If we come close to getting a hung jury or not guilty, you raise their
MR. STERN: The reverse of what we’re talking about here is if you were so skillful that
you manage to win the acquittal of someone you think is guilty, has that
MR. STERN: And? Any remorse or do you feel you let society down?
MR. MARTIN: No, and the reason for that is that even though I believe that there’s a chance
the person committed the crime, the system, the rule of law, is that it has to
be proved, and if it’s not proved, the system works.
MR. STERN: If you believe your efforts put someone who’s dangerous back on the street,
what are you going to do about it?
MR. MARTIN: My job has been completed. I’m asked that question occasionally, and I
think I’ve thought it through and I’ve come to the conclusion that while my
profession may be different, I am no different than a surgeon who saves the
life of a very bad person. It’s not my job to make the decision whether that
person stays in jail or out of jail. It’s my job in my profession to see that
their Constitutional rights or their rights in the courtroom are protected. And
I do that to the best of my ability, and if I win some that I shouldn’t, I won it
because the rule of law applied. I don’t have any remorse.
MR. STERN: So you go home and you do your gardening – that’s your principal hobby,
MR. MARTIN: It used to be. My hobby now is just golf.
MR. STERN: Not travel, not skydiving, scuba diving?
MR. MARTIN: And walking. Eighteen holes, which will take 4 ½ hours, with no business
talk, is very relaxing.
MR. STERN: I’m curious, what kind of a car does a celebrity lawyer drive?
MR. MARTIN: I love cars. My favorite car is a Porsche. I drove that until somebody hit me,
not long ago, and then I wanted a bigger car so I moved to a General Motors
MR. STERN: Did you sue the fellow who hit you? [Laughter]
MR. MARTIN: We worked it out.
MR. STERN: Do you have a special license plate?
MR. MARTIN: I do not. No vanity tags.
MR. STERN: O.K. That’s an important measure of a man.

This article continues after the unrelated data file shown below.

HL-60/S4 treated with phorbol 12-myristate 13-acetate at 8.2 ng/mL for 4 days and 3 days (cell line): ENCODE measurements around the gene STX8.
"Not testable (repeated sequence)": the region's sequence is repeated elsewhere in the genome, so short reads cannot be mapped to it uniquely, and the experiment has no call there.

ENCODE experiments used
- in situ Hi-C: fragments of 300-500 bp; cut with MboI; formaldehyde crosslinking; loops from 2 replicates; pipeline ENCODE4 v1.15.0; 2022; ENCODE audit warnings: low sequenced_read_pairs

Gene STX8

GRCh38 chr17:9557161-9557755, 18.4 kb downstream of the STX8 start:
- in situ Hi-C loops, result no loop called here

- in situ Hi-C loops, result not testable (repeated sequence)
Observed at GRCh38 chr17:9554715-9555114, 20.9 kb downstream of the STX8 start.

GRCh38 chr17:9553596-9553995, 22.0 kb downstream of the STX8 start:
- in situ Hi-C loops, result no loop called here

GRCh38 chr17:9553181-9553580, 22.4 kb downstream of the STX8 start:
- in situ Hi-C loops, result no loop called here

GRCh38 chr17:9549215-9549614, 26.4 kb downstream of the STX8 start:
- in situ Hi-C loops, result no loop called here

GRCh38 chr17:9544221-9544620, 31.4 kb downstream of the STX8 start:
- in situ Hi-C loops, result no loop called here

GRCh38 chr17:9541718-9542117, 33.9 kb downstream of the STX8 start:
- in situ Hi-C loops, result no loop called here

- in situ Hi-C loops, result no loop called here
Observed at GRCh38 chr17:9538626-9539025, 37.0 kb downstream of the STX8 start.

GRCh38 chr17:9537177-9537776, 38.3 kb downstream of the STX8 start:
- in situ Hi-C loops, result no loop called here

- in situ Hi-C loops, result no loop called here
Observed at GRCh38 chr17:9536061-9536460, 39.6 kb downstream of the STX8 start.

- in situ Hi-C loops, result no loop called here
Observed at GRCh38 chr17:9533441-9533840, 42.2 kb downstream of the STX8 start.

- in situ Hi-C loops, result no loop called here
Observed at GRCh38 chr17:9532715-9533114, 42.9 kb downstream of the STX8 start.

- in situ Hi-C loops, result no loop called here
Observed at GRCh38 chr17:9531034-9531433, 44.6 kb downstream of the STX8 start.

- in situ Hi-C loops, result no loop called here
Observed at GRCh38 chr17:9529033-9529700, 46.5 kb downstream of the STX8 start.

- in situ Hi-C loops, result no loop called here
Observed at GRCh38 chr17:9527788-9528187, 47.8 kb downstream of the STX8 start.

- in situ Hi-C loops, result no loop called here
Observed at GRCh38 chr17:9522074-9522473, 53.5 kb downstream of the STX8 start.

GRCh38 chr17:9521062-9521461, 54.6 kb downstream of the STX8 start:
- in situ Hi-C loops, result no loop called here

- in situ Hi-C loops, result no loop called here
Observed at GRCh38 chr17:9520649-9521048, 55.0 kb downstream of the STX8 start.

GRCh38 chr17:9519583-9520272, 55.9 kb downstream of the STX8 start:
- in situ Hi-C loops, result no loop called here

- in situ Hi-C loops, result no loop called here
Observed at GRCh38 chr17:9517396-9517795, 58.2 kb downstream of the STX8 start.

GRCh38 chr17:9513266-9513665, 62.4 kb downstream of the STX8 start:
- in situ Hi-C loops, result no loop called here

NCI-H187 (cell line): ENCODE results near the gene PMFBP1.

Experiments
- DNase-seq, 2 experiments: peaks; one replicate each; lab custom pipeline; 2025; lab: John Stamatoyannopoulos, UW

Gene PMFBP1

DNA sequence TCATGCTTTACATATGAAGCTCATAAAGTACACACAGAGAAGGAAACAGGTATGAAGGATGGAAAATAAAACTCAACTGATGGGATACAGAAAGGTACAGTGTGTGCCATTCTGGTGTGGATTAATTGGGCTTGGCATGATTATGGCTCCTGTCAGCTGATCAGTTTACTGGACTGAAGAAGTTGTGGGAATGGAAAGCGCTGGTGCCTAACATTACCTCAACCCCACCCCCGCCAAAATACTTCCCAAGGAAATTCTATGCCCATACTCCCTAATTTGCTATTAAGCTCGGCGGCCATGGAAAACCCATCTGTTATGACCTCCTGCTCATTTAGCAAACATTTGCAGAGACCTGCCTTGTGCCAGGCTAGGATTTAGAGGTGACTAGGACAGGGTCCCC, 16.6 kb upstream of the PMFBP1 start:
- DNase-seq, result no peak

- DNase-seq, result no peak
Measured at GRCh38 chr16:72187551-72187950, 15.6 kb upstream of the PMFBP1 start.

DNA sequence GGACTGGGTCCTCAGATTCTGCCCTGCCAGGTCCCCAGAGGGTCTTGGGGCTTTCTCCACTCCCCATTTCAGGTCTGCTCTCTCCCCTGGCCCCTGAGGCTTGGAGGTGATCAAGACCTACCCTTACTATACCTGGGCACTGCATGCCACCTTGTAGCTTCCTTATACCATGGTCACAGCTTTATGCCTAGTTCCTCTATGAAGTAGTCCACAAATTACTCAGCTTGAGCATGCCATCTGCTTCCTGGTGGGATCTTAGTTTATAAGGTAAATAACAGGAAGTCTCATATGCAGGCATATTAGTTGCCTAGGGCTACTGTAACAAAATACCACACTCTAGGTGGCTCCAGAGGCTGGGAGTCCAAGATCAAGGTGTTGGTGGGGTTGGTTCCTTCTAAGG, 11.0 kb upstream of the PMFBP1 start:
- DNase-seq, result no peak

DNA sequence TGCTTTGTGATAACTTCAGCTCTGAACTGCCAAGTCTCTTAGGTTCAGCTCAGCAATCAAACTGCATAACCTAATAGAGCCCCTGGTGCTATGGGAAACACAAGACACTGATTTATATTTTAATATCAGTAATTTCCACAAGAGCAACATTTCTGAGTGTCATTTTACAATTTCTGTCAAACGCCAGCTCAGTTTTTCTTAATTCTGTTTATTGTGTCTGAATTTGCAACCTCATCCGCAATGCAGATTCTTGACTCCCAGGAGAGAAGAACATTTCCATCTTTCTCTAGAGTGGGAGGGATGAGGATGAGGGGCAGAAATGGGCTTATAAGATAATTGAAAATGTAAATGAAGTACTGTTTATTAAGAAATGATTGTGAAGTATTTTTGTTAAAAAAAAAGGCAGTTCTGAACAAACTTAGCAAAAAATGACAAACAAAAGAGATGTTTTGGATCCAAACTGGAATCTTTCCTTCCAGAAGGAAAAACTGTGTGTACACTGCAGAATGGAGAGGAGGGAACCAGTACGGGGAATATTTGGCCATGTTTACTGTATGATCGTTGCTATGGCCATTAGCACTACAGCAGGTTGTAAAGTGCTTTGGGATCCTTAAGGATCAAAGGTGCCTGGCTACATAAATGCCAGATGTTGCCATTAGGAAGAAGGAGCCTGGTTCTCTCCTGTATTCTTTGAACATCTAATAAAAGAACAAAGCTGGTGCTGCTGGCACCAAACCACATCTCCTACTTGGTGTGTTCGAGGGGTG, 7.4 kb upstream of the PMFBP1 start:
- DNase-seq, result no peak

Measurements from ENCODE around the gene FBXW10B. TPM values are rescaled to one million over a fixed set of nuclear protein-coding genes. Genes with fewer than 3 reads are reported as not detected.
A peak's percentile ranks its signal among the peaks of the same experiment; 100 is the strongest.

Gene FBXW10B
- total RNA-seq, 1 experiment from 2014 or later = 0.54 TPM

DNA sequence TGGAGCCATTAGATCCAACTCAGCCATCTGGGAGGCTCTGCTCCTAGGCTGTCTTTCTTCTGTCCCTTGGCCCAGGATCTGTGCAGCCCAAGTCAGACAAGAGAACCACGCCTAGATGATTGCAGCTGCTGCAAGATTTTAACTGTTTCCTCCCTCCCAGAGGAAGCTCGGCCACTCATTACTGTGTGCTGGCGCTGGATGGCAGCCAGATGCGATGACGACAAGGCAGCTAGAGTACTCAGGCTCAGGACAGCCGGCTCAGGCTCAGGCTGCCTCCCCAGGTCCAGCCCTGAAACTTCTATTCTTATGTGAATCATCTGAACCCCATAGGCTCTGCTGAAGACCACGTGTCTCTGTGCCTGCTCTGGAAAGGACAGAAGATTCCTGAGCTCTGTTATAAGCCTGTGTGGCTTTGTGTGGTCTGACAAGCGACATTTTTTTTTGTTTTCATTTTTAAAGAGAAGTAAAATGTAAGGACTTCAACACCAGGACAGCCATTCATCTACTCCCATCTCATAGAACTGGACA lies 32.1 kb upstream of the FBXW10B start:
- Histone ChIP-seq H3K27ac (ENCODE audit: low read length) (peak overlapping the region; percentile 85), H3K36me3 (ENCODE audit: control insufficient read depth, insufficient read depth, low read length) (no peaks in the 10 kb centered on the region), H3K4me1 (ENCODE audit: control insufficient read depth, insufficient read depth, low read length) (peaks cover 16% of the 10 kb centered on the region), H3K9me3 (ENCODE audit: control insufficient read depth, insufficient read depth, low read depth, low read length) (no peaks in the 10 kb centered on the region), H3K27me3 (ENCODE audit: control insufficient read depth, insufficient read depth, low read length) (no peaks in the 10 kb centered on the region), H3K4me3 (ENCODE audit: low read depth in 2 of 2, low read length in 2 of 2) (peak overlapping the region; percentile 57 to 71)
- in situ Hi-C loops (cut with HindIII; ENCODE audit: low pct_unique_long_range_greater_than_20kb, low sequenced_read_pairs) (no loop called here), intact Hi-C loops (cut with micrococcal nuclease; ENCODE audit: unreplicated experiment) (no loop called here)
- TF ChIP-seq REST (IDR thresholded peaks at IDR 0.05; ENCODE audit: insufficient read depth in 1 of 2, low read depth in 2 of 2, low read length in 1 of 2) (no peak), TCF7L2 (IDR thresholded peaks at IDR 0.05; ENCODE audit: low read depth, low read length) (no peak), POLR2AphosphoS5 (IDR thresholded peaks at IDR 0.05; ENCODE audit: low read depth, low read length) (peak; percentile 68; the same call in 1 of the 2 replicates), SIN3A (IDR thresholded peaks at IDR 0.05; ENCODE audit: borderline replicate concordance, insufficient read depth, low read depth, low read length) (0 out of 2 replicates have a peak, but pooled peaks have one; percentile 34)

MR. MARTIN: For me, I enjoy it. I don’t get a lot of anonymity, so I would not want to ride
down the street having people see me in a convertible. If people say he’s
driving a Porsche, they would talk about it. I would like to not bring a lot of
attention to myself.
MR. STERN: We don’t have cameras in the courtroom. You would be very much at home
in front of the camera. Are you disappointed that we don’t have cameras?
MR. MARTIN: Actually I have tried cases on live TV. The Jason Williams trial in
New Jersey, the former NBA player, was televised. And it was very
interesting. Blackberries were really just starting to take off so it was very
interesting to have a witness, and this is a true story. Direct examination of a
witness has occurred and I’m preparing to cross-examine the witness, and
one of my associates, a lawyer in the audience, hands me a Blackberry, and it
has a message from the person on there who says, “I am ‘so-and-so’, the exgirlfriend
of that witness. I know for a fact that ‘blank.’” So I look at that
and think, wow. I have a good faith basis now to ask questions. I’ll say, “Do
you know Ms. So-and-So?” The answer is yes. “Do you have a
relationship?” Yes. So now I go forward with my questions. It’s interesting
to have live, real-time questions fed to you.
MR. STERN: But you’re taking a certain risk, you haven’t checked – or perhaps you have –
MR. MARTIN: We had some background. We knew who the person was. It wasn’t a blind
call. It was somebody who we knew and we could not get to until the person
heard the witness tell an untruth on the witness stand.
MR. STERN: The argument against cameras would be that it affects the manner in which
the parties, witnesses, the judge, et cetera, perform.
MR. MARTIN: I’m not in favor of cameras in the courtroom, and I’m not in favor of cameras
in the courtroom because if a witness has yet to testify but they’ve seen the
testimony of the previous witness, they could shape their testimony now to fit
that which has already occurred, and I think that’s dangerous.
MR. STERN: We talked about the qualities that are desirable in lawyers. Has a judge ever
bawled you out?
MR. MARTIN: Absolutely.
MR. MARTIN: Not for long, but I have been verbally instructed to have a seat and
“Mr. Martin, you are finished with that argument,” and I was not finished
with the argument and I wanted to continue making a record, and I said,
“Well I would like to make a record.” And he said, “You will not make a
record, you will sit down.” I said, “Of course I will sit down.” And I would
submit in writing what I wanted to say on the record. But I am somebody
who recognizes the authority of the bench and bar, and I’m not going to be
chastised. I’m a litigator, and in the heat of battle sometimes your adrenaline